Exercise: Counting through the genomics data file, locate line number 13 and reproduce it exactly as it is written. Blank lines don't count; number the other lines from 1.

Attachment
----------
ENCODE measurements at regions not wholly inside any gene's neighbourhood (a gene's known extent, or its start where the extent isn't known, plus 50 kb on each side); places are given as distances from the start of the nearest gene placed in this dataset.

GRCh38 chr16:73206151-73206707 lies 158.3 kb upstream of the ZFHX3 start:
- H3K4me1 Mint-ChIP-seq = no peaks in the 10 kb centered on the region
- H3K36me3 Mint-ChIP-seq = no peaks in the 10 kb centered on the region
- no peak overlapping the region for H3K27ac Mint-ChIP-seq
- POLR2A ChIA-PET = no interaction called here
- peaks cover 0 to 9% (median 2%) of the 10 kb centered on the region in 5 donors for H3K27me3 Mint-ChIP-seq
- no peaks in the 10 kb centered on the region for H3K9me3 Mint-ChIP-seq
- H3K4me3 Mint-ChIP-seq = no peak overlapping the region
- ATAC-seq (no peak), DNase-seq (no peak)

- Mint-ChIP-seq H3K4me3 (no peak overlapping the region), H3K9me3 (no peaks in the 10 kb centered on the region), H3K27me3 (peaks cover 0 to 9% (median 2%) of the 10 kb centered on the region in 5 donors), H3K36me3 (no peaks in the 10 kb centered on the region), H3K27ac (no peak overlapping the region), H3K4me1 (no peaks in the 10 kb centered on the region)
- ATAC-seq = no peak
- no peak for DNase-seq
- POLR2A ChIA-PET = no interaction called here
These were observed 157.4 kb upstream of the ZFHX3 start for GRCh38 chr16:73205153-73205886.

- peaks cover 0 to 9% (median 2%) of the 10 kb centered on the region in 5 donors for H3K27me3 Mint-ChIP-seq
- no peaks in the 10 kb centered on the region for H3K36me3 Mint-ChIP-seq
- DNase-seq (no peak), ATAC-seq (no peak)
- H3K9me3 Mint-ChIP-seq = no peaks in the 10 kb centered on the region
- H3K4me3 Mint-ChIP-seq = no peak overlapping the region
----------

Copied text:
- no peak for DNase-seq